Making spudnuts from scratch is certainly a project, but it’s well worth doing whether it’s Halloween or not. The potato in the batter produces an exceptionally airy, tender crumb. The internet is full of recipes for spudnuts, potato fritters, and Mardi Gras, many of which were passed down through old family traditions. While mashed potatoes and potato flour are a common theme, the recipes range from donuts, which owe their rise to chemical leavening agents, to donuts with yeast. Some spudnuts call for butter, while old-fashioned recipes often choose to shorten it.

Johnny O's in Logan, Utah has Mr. Spudnut on its drive-through menu.Johnny O’s in Logan, Utah has Mr. Spudnut on its drive-through menu. Sam O’Brien for Gastro Obscura

“People tried to copy it,” says Larson of the original Spudnut recipe. “They’ll make their own version, but they don’t all have spices.” While the original recipe remains a well-kept secret, Larson is ready to reveal that the yeast-raised donuts contain eggs and owe some of their signature flavor to an array of spices including vanilla, nutmeg and mace.

With these starting points, I set out to create a rough approximation of the potato donuts for home cooks who were not fortunate enough to live near an official or otherwise Spudnuts outlet. Although the trademarked blend uses potato flour, sticking to mashed potatoes felt more loyal to the Germanic roots of the donut. Browning butter isn’t exactly traditional, but I found it added an impressive depth of flavor that made the warm spices pop. Ever since a 1960 newspaper stated that spudnuts “are cooked in pure vegetable fat, which makes them easy to digest,” a giant mug of Crisco has been the way to roast authentically. However, for cooks who don’t like shortening, any neutral oil with a high smoke point will work fine. The spudnut recipe below could easily serve as the basis for all kinds of flavor variations – the same newspaper clipping describes “at least 30 types, including chocolate, maple, glazed, nut, coconut, jelly, lemon, cream, twists, honey, apple, spice and others “- but it’s hard to beat the old-fashioned appeal of a humble vanilla icing.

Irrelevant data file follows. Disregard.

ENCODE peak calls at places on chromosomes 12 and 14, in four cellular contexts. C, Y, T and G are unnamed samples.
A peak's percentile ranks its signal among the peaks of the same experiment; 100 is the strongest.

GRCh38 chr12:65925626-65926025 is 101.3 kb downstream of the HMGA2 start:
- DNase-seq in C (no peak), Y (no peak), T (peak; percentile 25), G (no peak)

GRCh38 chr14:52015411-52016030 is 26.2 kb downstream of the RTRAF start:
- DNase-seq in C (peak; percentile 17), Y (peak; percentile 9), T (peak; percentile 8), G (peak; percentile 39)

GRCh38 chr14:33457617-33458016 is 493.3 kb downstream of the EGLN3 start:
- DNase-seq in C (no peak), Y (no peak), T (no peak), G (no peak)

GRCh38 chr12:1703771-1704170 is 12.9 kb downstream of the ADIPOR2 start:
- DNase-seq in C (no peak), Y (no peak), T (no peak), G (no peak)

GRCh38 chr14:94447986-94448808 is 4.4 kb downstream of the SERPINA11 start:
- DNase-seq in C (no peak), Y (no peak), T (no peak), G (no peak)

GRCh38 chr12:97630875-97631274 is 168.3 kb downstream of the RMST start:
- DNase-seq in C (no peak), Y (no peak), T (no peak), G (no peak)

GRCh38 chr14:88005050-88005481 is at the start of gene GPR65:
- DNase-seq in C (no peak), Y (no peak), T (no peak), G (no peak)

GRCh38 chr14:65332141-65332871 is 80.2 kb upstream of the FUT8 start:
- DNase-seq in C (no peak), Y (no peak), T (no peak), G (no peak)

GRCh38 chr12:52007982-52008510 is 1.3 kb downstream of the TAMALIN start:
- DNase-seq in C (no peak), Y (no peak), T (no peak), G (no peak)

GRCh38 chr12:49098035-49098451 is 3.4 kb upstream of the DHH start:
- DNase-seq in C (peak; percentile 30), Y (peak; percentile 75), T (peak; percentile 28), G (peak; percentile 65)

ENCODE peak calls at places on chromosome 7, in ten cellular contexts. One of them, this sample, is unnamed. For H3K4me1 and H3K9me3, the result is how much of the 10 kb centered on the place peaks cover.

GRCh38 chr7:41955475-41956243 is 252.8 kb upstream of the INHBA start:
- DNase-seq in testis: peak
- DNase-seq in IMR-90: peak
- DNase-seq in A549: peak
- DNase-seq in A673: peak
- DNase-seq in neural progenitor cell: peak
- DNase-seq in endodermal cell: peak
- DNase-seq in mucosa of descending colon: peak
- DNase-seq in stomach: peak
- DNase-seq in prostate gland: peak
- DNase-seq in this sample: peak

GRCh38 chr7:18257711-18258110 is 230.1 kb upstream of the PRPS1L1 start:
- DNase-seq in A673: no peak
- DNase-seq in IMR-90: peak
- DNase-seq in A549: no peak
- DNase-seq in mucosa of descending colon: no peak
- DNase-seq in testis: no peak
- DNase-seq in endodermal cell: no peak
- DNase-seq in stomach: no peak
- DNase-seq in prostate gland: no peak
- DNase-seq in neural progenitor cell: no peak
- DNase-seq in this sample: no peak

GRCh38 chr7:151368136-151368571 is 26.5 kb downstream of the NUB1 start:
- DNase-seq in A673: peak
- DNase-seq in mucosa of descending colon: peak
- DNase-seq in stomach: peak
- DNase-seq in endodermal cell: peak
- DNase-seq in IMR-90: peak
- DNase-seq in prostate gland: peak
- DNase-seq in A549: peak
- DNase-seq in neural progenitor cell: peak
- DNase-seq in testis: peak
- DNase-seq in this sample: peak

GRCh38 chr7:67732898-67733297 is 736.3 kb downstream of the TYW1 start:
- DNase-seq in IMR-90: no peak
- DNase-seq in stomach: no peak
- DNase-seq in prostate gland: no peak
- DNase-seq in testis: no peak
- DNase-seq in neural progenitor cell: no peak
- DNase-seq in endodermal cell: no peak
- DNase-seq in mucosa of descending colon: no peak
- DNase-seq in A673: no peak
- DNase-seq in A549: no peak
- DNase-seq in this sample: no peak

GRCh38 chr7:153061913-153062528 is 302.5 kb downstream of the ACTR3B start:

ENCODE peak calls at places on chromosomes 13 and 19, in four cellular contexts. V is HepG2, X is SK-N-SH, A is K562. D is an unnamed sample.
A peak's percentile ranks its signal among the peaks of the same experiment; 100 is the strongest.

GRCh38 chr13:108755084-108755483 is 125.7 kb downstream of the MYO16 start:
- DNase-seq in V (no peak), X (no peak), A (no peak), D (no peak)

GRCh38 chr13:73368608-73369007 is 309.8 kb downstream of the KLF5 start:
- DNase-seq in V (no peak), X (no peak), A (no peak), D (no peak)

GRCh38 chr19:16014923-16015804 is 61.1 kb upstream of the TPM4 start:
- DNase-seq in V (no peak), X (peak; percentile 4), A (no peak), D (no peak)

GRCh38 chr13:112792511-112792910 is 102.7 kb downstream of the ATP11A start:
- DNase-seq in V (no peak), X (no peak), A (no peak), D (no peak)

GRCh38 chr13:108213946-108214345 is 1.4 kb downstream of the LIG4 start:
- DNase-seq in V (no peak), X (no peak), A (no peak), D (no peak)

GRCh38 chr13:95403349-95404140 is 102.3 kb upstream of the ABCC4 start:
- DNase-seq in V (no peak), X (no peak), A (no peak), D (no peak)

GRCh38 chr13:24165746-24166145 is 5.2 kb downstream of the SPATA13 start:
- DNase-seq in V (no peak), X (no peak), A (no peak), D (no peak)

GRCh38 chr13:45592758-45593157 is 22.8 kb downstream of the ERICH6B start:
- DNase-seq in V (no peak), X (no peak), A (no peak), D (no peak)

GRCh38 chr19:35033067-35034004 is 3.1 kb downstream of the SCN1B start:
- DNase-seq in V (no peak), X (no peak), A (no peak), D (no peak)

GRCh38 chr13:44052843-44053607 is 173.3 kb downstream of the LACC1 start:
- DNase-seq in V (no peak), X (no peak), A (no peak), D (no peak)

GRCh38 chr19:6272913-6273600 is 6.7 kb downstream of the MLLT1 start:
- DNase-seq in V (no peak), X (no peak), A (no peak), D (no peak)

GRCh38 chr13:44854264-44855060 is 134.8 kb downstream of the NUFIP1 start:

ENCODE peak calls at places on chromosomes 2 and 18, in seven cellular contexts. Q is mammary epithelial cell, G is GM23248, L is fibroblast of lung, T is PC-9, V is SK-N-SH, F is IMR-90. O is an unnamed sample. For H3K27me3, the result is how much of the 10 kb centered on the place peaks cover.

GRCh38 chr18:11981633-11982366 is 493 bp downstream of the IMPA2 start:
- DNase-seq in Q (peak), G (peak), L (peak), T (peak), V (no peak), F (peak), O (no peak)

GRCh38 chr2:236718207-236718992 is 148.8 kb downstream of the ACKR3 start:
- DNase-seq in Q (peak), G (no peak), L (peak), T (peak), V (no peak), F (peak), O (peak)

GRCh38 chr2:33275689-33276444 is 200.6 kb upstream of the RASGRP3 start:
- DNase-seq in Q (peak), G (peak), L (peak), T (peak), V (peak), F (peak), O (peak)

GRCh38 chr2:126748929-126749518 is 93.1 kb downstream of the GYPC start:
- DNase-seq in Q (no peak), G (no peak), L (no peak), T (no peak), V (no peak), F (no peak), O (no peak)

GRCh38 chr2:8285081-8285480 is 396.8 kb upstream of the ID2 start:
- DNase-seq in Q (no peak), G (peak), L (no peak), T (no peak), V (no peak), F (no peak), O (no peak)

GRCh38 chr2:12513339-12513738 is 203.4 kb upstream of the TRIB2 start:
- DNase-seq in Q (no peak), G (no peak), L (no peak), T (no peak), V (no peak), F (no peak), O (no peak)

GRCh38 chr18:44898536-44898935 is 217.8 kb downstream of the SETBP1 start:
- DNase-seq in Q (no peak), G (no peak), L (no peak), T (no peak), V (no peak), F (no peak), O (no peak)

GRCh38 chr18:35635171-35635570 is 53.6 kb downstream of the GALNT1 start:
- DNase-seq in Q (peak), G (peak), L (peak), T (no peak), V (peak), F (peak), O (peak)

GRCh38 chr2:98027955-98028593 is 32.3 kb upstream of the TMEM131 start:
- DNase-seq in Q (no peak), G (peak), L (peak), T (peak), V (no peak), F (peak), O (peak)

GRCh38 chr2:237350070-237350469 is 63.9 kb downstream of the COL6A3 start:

“I was trying to bring that nostalgia back,” says Larson. “At the end of the day, it’s a really good donut.”

The recipe results in glazed donuts with an exceptionally airy, tender crumb.The recipe results in glazed donuts with an exceptionally airy, tender crumb. Diana Hubbell for Gastro Obscura


Based on a family recipe by Stephanie Dulgarian, blogger at Super Simple

Donut ingredients

3-4 Yukon Gold potatoes
2 cups whole milk (as needed)
1½ teaspoons of yeast
½ cup of warm water (approx. 110 ° F)
½ cup plus a pinch of sugar
6 tablespoons of butter
1 egg
½ teaspoon nutmeg, best freshly grated
¼ teaspoon mace
1 tablespoon of vanilla
¾ teaspoon of salt
3 ½ – 4 cups all-purpose flour plus additional flour for dusting
Rapeseed, thistle, refined peanut oil or melted shortening for deep-frying

Glaze ingredients

2 cups of powdered sugar
¼ cup of milk or as needed
pinch of salt
1 teaspoon vanilla


1. Peel and quarter the Yukon Gold potatoes, then place in a saucepan and add enough milk to cover them. Bring to a simmer and let the potatoes cook until they are completely soft. Drain, collecting ½ cup of the brewed milk.

2. Mash the potatoes and set aside. Let the potatoes and milk cool down.

3. Wipe the saucepan and add 6 tablespoons of butter over low heat. Cook, stirring regularly, until the butter smells fragrant and takes on a deep hazelnut note. Let the butter cool down.

4. While the butter is browning, let the yeast rise in the warm water with a pinch of sugar. After about 10 minutes, you should see visible bubbles appear in the mixture.

5. In a large bowl, whisk the egg, then add the mashed potatoes, yeast mixture, milk, browned butter, sugar, salt, vanilla, and spices and stir until well mixed. Gradually add enough flour to make a soft, shaggy dough. Don’t worry if the dough feels slightly sticky – it will be easier to work with after resting.

6. Cover the bowl with plastic wrap or a towel and let the dough rise for about 1½ hours. It won’t quite double in size, but it should be visibly puffy and smoother.

7. Flour a work surface generously, then place the dough on top and roll it out about an inch thick. Dust with flour when the dough sticks to the rolling pin.

8. Using a donut cutter or two concentric cookie cutters, cut the spudnuts into circles about 3 ”wide and set them on a floured work surface. Roll the dough over as needed to use up any leftovers. The recipe should make about a dozen spudnuts plus donut holes. Let the peanuts rest for 30 minutes.

9. Heat a few inches of oil in a heavy-bottomed Dutch oven to 365-375 ° F. A sugar thermometer is helpful for keeping an eye on the temperature.

10. While the oil is heating, whisk the icing ingredients in a bowl until completely smooth.

11. Prepare a baking sheet with a wire rack on top.

12. To test that the oil is ready, carefully place a small piece of batter in the Dutch oven. It should rise to the surface and start sizzling right away.

13. Fry the spudnuts in a single layer, about three or four at a time, for about a minute per side, or until they are dark golden brown. Turn with a slotted spoon. Once both sides are brown, carefully lift the spudnuts onto the prepared grid to allow them to cool slightly.

14. When the spudnuts are just cool enough to touch, soak one side in the glaze, then return to the grid and let the excess drain off. Spudnuts are best eaten warm, but the mashed potatoes will keep them moist for up to two days.